By Bridget Johnson
Borrowed from The Hill
Sen. Lindsey Graham (R-S.C.) said Sunday that he believes he has the votes to keep professed 9/11 mastermind Khalid Sheikh Mohammed from being tried in a U.S. civilian court.
The senator said on "Fox News Sunday" he believed in an "all of the above" approach to trying terror suspects that could utilize civilian courts and military commissions, but said he would do "everything in my power" to keep Mohammed and 9/11 co-conspirators from being tried in a civilian court.
"It is a disaster waiting to happen," Graham said. "I believe I have the votes to block it."
The administration's plans for trying future terror suspects is in limbo since Ahmed Ghailani, a Guantanamo detainee charged in the bombings of the U.S. embassies in Kenya and Tanzania, was acquitted on 284 counts and convicted on one charge of conspiracy to commit terrorist acts.
Secretary of State Hillary Rodham Clinton stressed last weekend that there will be a recommendation coming from Attorney General Eric Holder on trying Mohammed.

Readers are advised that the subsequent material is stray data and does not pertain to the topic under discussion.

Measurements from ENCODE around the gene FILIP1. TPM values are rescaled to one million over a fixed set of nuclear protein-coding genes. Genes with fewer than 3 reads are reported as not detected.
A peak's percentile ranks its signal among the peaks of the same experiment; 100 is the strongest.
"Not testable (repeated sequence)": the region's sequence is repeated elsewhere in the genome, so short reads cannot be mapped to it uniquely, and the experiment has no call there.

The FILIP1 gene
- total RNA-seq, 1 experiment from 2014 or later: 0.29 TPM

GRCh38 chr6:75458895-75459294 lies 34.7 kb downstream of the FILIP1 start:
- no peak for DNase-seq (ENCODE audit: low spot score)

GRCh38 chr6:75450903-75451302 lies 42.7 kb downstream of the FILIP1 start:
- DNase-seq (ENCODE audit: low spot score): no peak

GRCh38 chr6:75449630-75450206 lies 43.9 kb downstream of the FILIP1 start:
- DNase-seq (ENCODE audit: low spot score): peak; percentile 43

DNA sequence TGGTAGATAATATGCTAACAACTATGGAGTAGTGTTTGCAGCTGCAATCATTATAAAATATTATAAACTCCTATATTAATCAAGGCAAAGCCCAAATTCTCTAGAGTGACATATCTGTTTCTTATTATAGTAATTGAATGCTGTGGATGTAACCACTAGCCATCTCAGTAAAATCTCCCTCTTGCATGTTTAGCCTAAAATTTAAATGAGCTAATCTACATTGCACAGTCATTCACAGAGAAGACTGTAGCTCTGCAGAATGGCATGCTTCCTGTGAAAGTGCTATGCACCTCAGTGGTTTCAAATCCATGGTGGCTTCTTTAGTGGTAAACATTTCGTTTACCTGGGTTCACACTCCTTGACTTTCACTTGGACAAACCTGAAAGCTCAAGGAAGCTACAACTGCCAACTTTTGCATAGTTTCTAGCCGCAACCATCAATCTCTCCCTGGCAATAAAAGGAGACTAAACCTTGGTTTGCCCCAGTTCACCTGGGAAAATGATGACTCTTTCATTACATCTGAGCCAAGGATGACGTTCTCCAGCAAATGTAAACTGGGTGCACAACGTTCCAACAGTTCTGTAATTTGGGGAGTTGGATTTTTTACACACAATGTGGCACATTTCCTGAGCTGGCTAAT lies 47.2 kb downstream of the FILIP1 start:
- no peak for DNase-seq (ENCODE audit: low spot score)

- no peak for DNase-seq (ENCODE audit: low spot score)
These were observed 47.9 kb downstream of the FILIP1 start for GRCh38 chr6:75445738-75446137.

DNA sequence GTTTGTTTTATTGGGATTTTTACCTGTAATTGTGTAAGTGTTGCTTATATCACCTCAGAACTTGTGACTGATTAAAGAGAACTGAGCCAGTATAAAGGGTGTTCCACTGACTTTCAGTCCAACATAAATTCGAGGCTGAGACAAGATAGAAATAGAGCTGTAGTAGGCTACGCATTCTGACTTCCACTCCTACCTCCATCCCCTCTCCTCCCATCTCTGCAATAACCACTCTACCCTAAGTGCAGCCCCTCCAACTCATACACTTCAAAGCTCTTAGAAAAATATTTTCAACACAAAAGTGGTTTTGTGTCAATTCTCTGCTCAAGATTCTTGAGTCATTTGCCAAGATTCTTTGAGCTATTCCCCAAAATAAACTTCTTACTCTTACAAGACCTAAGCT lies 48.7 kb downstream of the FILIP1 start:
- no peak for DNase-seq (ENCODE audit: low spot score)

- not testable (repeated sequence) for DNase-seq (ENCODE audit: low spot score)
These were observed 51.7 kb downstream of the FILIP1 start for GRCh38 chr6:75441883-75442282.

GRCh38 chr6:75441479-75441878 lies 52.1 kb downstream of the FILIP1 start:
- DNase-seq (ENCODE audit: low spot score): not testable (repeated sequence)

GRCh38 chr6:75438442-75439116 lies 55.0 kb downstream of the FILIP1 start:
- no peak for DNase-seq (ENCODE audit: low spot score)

Sen. Claire McCaskill (D-Mo.) said on the same program that "each case needs to be dictated by the facts" and the "very highest" operatives behind the 9/11 attacks should be tried in military courts, but stressed it should be on a "case-by-case basis."
"He was ready to plead guilty before the Obama administration stopped the trial," Graham said of Mohammed sending a note to the military judge in his case back in 2008, expressing his desire to plead guilty.